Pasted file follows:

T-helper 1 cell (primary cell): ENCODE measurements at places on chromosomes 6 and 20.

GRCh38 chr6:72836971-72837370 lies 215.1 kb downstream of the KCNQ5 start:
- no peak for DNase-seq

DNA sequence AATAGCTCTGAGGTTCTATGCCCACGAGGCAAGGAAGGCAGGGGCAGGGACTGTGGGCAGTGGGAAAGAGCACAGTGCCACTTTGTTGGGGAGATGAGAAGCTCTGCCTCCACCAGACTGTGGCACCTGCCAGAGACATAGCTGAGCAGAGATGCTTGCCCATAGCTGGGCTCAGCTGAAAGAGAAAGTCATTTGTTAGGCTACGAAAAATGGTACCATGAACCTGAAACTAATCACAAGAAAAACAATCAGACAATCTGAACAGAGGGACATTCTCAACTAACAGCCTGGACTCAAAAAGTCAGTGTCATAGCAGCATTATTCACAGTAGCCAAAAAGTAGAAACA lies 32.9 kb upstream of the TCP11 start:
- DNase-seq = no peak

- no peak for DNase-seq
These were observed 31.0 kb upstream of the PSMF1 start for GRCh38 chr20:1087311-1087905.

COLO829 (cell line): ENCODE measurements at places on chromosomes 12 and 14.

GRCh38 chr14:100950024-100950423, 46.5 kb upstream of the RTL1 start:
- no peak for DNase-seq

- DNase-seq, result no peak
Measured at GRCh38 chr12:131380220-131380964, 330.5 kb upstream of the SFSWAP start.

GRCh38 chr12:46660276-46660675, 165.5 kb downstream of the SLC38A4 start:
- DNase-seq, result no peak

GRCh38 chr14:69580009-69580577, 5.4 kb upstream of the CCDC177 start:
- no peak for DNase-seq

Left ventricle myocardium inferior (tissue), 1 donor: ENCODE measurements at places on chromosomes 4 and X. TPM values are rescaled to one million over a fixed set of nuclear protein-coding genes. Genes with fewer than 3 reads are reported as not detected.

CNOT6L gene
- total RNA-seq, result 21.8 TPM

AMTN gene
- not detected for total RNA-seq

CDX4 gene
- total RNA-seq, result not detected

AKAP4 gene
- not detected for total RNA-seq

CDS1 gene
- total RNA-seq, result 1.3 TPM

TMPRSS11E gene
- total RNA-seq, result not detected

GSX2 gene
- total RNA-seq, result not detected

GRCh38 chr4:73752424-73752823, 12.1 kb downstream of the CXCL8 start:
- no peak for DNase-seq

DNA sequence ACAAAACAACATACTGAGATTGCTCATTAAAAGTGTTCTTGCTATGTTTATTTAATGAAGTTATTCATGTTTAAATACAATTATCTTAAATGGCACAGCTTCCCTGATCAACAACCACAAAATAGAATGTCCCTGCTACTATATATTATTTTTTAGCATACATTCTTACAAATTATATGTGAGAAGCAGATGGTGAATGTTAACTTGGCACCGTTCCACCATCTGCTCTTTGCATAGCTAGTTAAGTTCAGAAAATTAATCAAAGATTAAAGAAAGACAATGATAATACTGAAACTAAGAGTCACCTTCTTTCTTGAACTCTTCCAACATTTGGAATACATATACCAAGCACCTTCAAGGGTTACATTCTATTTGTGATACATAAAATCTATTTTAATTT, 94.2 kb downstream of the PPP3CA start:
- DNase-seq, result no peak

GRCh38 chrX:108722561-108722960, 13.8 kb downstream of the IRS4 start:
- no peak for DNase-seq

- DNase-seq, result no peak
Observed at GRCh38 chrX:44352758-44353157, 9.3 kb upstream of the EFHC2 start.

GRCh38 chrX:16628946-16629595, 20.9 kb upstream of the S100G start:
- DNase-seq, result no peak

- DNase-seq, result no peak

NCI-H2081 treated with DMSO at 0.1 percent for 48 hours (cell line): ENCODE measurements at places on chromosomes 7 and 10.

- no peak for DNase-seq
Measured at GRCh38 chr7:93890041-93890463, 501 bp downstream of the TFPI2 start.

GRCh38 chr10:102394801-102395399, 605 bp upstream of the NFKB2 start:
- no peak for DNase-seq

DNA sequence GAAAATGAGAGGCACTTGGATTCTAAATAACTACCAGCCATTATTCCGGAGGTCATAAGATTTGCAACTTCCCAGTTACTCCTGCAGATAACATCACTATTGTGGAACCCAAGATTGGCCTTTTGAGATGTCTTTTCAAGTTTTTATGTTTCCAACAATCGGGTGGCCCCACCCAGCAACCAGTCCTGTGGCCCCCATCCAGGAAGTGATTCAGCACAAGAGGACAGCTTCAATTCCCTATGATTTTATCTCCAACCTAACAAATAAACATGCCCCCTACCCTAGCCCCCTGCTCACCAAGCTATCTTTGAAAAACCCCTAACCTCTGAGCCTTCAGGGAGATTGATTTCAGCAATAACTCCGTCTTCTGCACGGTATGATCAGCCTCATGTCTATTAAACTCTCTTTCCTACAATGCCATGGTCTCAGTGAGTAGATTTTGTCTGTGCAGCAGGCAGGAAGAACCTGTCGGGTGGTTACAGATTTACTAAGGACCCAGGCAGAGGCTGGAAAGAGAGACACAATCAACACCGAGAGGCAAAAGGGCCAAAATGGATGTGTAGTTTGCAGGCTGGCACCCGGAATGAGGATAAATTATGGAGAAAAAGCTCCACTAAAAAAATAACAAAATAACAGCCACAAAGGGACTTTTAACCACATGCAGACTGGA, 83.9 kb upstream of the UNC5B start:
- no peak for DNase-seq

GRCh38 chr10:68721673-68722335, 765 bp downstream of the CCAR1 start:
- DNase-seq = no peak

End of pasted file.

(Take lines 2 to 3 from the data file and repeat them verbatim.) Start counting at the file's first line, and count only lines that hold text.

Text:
GRCh38 chr6:72836971-72837370 lies 215.1 kb downstream of the KCNQ5 start:
- no peak for DNase-seq